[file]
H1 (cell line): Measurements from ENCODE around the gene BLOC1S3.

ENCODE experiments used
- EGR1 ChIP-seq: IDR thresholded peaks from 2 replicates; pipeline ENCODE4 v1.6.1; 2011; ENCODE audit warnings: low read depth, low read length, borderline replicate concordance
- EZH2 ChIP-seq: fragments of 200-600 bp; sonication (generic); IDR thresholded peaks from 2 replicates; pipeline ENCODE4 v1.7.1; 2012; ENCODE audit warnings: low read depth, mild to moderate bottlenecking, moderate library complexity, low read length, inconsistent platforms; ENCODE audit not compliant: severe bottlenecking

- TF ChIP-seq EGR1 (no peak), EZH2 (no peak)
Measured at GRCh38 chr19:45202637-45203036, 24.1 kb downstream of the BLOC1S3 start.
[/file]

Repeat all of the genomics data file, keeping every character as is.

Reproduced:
H1 (cell line): Measurements from ENCODE around the gene BLOC1S3.

ENCODE experiments used
- EGR1 ChIP-seq: IDR thresholded peaks from 2 replicates; pipeline ENCODE4 v1.6.1; 2011; ENCODE audit warnings: low read depth, low read length, borderline replicate concordance
- EZH2 ChIP-seq: fragments of 200-600 bp; sonication (generic); IDR thresholded peaks from 2 replicates; pipeline ENCODE4 v1.7.1; 2012; ENCODE audit warnings: low read depth, mild to moderate bottlenecking, moderate library complexity, low read length, inconsistent platforms; ENCODE audit not compliant: severe bottlenecking

- TF ChIP-seq EGR1 (no peak), EZH2 (no peak)
Measured at GRCh38 chr19:45202637-45203036, 24.1 kb downstream of the BLOC1S3 start.